Outstanding Science | Primary Science Resources for the National Curriculum

Primary Science Resources for the National Curriculum

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KS2 - Year 3 Rocks

Learning objective

I can explain how fossils are formed.

Children explore how fossils are formed in sedimentary rock. They learn that some ancient organisms died, were covered soon after death, formed fossils and were then uncovered. Children create their own process description with diagrams by cutting and pasting, or draw their own diagrams and write their own descriptions.

  • 3c2: describe in simple terms how fossils are formed when things that have lived are trapped within rock
Fossils are the remains of ancient organisms.
Fossils are formed when an organism dies, is quickly covered by sediment, which over millions of years becomes sedimentary rock containing a fossil.
Only a small fraction of dead organisms leave a fossil.
Fossils tell us about ancient organisms, many of which are extinct.
An extinct organism is one of which there are no longer any living examples.
A palaeontologist is a scientist who studies the ancient past.
Year 3 Rocks | Outstanding Science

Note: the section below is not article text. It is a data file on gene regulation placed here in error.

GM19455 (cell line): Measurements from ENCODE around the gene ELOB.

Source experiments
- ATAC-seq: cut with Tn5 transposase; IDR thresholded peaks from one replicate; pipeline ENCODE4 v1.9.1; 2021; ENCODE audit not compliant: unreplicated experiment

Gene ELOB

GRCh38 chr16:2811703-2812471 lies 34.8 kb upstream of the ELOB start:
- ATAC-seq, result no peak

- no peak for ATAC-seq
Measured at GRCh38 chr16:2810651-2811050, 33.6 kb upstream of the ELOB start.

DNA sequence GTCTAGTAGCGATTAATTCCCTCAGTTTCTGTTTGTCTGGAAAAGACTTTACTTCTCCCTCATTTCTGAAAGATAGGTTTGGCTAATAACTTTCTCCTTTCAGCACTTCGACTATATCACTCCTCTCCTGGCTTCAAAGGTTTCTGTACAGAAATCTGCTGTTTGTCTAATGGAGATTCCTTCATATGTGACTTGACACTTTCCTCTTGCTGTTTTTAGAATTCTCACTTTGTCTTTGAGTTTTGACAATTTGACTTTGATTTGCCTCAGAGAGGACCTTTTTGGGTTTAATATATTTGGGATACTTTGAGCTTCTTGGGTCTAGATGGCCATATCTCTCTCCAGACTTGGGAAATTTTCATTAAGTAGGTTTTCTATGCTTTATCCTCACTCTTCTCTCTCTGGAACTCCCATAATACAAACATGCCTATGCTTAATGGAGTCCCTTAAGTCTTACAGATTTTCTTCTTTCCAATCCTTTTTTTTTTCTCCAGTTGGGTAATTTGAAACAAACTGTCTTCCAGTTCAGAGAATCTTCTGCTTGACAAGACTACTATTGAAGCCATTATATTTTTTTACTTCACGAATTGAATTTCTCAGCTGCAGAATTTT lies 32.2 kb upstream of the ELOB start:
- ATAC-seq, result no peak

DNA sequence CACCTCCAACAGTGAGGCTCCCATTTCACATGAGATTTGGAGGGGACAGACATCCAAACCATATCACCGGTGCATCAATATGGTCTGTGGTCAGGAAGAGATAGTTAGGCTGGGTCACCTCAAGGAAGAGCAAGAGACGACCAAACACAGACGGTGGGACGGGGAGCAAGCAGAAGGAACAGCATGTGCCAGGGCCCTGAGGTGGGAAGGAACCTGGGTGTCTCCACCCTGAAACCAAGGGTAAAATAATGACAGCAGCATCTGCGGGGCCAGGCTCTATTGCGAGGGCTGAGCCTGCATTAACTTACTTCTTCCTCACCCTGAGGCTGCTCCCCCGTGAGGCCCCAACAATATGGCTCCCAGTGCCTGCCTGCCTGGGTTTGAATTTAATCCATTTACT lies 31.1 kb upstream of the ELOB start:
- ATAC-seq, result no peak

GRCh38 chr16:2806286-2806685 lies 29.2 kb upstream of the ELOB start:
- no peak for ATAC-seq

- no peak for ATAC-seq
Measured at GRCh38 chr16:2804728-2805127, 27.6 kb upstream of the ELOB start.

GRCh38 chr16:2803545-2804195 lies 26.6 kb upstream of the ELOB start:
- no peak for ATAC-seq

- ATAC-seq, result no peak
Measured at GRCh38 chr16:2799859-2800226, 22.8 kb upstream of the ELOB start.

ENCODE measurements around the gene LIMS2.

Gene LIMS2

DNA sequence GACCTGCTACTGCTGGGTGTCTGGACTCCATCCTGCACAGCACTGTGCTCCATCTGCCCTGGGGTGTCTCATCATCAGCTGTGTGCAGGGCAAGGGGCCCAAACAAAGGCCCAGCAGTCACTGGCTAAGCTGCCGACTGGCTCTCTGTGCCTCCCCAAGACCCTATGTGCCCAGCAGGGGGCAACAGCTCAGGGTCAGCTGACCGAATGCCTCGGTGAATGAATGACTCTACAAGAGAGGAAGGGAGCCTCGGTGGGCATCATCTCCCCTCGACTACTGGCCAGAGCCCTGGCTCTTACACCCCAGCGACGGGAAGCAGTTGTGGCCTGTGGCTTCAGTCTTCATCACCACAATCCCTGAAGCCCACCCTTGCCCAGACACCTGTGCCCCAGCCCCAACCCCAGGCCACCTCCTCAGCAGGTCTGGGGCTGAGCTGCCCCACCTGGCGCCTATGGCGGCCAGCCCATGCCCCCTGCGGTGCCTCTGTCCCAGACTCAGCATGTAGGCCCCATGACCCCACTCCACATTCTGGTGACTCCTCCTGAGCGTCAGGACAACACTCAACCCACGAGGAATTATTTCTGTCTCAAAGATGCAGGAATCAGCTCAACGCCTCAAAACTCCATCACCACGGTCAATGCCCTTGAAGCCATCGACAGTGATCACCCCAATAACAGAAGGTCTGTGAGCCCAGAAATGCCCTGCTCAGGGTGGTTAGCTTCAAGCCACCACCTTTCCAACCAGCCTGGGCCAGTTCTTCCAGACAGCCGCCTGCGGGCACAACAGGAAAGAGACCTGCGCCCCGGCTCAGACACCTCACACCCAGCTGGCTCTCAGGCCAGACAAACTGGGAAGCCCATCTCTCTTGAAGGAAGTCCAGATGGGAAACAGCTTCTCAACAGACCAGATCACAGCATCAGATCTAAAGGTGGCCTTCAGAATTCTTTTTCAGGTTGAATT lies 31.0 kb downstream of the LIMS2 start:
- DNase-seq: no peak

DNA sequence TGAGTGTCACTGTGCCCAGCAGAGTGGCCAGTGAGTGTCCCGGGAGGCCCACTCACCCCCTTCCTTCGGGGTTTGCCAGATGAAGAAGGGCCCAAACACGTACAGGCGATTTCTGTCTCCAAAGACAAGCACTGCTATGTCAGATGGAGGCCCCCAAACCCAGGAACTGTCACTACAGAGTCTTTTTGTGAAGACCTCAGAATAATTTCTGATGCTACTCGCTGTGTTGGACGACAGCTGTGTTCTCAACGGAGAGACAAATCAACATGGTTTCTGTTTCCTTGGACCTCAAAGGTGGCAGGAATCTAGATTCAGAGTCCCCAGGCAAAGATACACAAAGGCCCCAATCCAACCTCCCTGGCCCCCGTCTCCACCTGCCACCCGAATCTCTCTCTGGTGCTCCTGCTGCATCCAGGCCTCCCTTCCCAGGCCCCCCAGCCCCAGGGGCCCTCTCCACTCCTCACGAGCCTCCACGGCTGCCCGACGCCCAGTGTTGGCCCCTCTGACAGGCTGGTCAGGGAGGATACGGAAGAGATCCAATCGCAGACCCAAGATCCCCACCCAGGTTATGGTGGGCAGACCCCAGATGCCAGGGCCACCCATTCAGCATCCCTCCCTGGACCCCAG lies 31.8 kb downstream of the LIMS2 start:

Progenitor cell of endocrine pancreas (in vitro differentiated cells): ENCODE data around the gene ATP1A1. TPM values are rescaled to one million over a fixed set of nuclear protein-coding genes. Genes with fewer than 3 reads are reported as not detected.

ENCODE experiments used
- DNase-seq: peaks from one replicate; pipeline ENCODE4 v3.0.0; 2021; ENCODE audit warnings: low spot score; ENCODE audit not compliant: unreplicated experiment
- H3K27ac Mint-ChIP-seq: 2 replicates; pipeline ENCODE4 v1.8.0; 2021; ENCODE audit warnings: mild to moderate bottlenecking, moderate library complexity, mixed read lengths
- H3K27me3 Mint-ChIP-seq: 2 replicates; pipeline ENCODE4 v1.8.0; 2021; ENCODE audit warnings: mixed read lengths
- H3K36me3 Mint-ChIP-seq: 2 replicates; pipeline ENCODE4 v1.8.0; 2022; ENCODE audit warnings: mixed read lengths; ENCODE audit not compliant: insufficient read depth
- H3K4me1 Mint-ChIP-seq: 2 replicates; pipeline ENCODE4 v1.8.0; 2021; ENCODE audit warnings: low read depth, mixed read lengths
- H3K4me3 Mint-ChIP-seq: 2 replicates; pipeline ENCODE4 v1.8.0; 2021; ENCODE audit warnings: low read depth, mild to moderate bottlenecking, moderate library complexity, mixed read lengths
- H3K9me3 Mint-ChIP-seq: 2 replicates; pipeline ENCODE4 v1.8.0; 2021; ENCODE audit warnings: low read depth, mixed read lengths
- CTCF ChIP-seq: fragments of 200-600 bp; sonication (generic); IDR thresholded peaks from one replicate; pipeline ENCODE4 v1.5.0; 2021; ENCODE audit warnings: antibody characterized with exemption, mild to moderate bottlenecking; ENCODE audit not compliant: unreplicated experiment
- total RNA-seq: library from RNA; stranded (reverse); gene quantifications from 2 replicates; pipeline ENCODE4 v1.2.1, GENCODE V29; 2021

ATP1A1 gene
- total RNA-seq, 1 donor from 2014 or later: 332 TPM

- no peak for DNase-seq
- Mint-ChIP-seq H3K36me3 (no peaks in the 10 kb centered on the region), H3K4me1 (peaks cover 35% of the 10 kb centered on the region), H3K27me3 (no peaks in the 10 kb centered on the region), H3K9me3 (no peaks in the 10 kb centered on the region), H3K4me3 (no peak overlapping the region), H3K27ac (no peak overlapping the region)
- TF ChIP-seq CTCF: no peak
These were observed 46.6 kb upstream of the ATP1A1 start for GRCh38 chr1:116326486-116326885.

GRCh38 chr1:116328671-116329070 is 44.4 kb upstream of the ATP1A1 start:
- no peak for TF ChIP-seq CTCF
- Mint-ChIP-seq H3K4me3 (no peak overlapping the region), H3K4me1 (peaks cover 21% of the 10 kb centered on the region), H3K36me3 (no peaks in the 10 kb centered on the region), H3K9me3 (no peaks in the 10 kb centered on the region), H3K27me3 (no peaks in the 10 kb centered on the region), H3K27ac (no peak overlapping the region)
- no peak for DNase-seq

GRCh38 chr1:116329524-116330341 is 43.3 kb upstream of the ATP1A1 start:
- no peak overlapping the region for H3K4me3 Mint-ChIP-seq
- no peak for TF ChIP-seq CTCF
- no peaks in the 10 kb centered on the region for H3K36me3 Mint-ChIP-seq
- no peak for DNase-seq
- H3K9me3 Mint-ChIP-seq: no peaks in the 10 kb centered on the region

Observing rocks Investigation

Outstanding Science Year 3 | Rocks | OS3C001

Learning objective

I can observe and describe the properties of rocks.

Children use a hand lens to look at a selection of rocks. They make observational drawings and describe them with the help of a word bank. Children try to identify the name of each rock and whether it contains grains, crystals, or fossils.

  • 3c1: compare and group together different kinds of rocks on the basis of their appearance and simple physical properties
A magnifying glass can be used to examine objects in closer detail.
Rocks can be described as smooth, rough, shiny, dull, sparkly, heavy, light, regular, irregular, sharp, flat, round, jagged or dark.
Some rocks contain features such as crystals or fossils.
Year 3 Rocks | Outstanding Science

Testing rock hardness Investigation

Outstanding Science Year 3 | Rocks | OS3C002

Learning objective

I can test and compare rocks based on their hardness.

Children carry out an investigation to place a selection of 8 rocks in order of hardness. They predict and then test whether a rock can scratch each of the other rocks. They use their simple results table to create a frequency table and bar chart, and finally attempt to place the rocks in order of hardness.